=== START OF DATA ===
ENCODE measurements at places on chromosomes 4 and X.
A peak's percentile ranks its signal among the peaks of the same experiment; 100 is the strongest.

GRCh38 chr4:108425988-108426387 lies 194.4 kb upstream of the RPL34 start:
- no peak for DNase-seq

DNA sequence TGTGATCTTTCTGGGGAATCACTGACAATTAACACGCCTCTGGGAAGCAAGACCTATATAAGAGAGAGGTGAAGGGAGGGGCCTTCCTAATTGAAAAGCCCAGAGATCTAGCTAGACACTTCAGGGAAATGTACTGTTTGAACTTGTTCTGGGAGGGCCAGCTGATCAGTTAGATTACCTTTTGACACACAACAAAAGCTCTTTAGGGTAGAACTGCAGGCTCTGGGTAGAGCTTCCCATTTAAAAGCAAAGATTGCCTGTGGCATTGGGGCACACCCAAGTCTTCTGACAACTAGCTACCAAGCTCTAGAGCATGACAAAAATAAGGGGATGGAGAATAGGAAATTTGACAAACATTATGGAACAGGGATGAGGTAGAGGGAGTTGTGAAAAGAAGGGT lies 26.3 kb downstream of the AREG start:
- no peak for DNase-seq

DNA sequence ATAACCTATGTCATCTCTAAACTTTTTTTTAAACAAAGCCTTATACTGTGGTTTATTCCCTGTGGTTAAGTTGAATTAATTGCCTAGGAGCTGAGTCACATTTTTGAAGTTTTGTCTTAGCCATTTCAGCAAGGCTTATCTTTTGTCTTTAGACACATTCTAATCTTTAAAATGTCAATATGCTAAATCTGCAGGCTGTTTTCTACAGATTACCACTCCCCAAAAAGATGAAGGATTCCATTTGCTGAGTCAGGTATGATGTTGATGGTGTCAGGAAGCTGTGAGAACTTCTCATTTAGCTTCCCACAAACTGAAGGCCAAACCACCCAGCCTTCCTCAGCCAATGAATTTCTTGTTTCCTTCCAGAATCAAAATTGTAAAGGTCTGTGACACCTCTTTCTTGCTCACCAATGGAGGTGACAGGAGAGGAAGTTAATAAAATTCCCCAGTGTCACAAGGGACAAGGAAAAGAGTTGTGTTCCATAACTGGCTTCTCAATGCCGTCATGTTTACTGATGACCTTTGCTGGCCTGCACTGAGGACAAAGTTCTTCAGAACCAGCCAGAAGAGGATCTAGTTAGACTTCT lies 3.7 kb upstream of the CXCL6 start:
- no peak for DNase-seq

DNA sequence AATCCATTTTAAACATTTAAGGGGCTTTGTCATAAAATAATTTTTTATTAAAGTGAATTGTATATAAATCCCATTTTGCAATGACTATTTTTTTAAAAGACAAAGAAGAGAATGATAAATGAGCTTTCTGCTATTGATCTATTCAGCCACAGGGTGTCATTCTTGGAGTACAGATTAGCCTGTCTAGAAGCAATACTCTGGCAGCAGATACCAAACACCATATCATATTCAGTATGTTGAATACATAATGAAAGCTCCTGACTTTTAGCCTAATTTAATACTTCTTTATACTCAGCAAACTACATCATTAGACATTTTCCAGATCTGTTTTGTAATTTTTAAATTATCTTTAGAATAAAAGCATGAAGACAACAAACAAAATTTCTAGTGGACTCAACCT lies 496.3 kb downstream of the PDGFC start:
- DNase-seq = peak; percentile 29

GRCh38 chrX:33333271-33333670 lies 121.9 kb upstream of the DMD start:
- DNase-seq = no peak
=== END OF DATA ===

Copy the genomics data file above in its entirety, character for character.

ENCODE measurements at places on chromosomes 4 and X.
A peak's percentile ranks its signal among the peaks of the same experiment; 100 is the strongest.

GRCh38 chr4:108425988-108426387 lies 194.4 kb upstream of the RPL34 start:
- no peak for DNase-seq

DNA sequence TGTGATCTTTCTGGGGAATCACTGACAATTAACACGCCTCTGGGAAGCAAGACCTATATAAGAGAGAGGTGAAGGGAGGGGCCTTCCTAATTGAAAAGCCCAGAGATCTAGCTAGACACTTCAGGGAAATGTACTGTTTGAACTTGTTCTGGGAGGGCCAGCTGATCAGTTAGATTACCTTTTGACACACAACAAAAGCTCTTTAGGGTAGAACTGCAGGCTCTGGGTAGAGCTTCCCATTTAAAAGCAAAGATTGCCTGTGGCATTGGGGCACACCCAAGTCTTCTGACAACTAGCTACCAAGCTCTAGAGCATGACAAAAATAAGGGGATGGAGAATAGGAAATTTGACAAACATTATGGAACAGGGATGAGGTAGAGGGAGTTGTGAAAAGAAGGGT lies 26.3 kb downstream of the AREG start:
- no peak for DNase-seq

DNA sequence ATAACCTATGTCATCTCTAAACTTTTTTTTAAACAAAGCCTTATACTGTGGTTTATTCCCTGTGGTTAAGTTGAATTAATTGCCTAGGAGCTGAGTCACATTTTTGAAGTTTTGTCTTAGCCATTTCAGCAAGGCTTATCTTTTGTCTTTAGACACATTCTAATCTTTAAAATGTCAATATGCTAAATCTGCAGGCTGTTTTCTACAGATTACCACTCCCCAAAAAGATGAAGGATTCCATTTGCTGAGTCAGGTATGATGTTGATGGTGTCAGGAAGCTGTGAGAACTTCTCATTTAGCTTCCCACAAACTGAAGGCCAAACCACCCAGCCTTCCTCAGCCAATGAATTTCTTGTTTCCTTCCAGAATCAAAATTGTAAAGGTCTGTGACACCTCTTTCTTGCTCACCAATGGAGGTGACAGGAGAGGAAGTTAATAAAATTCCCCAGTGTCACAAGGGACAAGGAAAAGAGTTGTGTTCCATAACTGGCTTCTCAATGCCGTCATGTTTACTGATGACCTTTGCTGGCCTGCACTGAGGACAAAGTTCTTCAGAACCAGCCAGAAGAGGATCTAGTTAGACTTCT lies 3.7 kb upstream of the CXCL6 start:
- no peak for DNase-seq

DNA sequence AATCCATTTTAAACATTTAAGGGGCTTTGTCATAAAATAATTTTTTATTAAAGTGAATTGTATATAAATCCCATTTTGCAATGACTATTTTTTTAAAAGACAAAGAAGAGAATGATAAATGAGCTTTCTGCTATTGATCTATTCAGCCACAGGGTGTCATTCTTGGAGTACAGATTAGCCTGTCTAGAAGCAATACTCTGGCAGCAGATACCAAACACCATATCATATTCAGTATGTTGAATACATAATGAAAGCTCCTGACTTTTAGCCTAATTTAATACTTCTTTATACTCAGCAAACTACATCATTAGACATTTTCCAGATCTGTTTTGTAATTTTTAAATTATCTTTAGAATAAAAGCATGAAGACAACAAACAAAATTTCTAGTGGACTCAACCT lies 496.3 kb downstream of the PDGFC start:
- DNase-seq = peak; percentile 29

GRCh38 chrX:33333271-33333670 lies 121.9 kb upstream of the DMD start:
- DNase-seq = no peak